residents of Smithy Fen, Cambridgeshire who are threatened with eviction from their own land and not allowed to maintain their road.
Patrick McCarthy stands in his pot-holed road
road that leads to his mobile home on Victoria View, Smithy Fen, near
Cottenham, Cambridgeshire on 5 December 2005.
Patrick McCarthy and his wife live at Smithy Fen. Married for 45
years, they have 8 children and 23 grandchildren. Sitting in his
immaculately-kept home, on his own land, Patrick McCarthy explained
to me that he has 6 heart bypasses and suffers from angina, yet he is
not allowed to maintain the road over which an ambulance might have to
come in an emergency. A few weeks ago he had been taken to hospital
by ambulance. He had to be held onto the stretcher in the ambulance
because of the holes in the road. His wife, who was in the ambulance,
added that the heart monitor kept cutting out because of them. A high
court injunction prohibits maintenance of the road.
After he had mentioned it a public meeting the day before, I
had cycled out to Smithy Fen specifically to photograph this road.
But Patrick McCarthy told me much more than this. Spotting the familiar
Cambridgeshire wheeled bins, one green, one black, in his yard, I asked
him if the Council collected his rubbish. Yes they do, he told me, and,
in common with others on the site, he pays Council Tax.
He and his wife gave a glimpse of a more conservative and traditional way
of life than that of the majority of England, where according to his wife,
the girls are virgins until they marry and drink alcohol only when they
are married, when they might have a drink or two with their husbands.
Despite the presence of a television in their home, both of them objected
to the foul language of the film (Gadjo Dilo, directed by Tony Gatlif,
France, 1997) shown in Cambridge the day before and said that although
they could not tell whether it accurately portrayed Romania, it certainly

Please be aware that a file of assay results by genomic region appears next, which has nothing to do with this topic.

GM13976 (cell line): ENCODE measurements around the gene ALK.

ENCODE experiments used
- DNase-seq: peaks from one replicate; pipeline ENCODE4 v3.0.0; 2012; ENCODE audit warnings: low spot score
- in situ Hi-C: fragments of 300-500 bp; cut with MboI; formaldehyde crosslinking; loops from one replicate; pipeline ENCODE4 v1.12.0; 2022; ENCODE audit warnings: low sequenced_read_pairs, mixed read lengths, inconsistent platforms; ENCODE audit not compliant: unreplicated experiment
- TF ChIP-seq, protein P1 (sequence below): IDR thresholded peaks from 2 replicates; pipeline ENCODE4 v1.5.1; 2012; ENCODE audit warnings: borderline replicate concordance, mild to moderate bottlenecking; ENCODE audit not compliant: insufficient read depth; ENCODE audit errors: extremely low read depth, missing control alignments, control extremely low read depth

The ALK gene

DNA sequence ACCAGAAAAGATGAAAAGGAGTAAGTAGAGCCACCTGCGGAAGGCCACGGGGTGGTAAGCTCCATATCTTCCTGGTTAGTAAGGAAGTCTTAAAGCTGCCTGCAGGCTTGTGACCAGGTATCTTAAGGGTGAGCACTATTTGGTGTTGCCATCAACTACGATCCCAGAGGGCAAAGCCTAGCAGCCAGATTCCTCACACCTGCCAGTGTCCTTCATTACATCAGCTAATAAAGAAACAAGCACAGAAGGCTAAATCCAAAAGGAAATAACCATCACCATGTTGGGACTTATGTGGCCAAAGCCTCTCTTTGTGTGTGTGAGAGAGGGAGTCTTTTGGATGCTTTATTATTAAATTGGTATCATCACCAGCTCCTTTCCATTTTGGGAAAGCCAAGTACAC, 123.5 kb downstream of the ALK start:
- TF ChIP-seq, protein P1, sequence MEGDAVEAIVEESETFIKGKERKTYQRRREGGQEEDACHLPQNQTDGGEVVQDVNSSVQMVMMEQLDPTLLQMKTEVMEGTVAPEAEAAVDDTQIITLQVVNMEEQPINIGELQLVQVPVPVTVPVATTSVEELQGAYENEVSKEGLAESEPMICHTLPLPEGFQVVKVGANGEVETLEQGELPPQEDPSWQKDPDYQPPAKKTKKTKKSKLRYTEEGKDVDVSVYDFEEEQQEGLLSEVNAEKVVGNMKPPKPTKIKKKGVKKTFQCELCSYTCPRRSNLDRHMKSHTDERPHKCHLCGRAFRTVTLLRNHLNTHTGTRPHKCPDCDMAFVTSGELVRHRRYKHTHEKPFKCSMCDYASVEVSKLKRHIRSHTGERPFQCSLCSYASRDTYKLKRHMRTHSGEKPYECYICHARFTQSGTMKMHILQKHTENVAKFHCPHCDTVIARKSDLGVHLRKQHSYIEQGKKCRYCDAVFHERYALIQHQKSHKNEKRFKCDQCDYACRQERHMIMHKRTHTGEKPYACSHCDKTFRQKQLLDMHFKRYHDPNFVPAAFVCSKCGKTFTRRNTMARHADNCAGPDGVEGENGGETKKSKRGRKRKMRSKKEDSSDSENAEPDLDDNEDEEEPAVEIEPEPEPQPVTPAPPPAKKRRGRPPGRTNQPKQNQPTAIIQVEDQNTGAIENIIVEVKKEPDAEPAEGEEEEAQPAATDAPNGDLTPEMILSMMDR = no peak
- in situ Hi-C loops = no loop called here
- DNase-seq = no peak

did not portray travelling life here.
I made no attempt to clarify the modern legal labrynth - as he told me
that he was given a "licence" that was then revoked in February 2004,
mentioned two public inquiries, spoke of attending a high court case in
London, and said that injunctions are posted up around the site every
Tuesday - because no amount of legal argument can disguise the fact that
there is something fundamentally wrong with the persecution of an elderly
couple living on their own property. However, the sinister-sounding
"licence", reminiscent of the Soviet Union, would evidently be a good
starting point for elucidation of the important legal background.
"We're not allowed to travel and we're not allowed to settle down",
he said. "At the moment we are under the fear of eviction every day
and it's not doing my health any good".
The Smithy Fen site is a 10 minute cycle ride out of Cottenham, away from
permanent houses. "This site in Smithy Fen is costing them nothing",
he said, commenting on the proposals of Cambridge City Council to spend
250,000 pounds of taxpayers' money on a site near the "Park and Ride"
car park on Cowley Road, and he added that if they closed Smithy Fen
there would be a lot more people stopping illegally in Cambridge because
they have nowhere else to go.
This visit threw into starker relief the insidious nature of
the repetitive "action on travellers" slogan in the local
campaigning tabloid, (Cambridge Evening News) which editor
Murray Morse would have us believe is for their benefit. (
The truth seems to be that at least some of those called "travellers"
do not want "action" or Council money, but simply to be left alone.
As I was about to leave Patrick McCarthy asked me to add that other
locals would be welcome to telephone him to arrange a visit.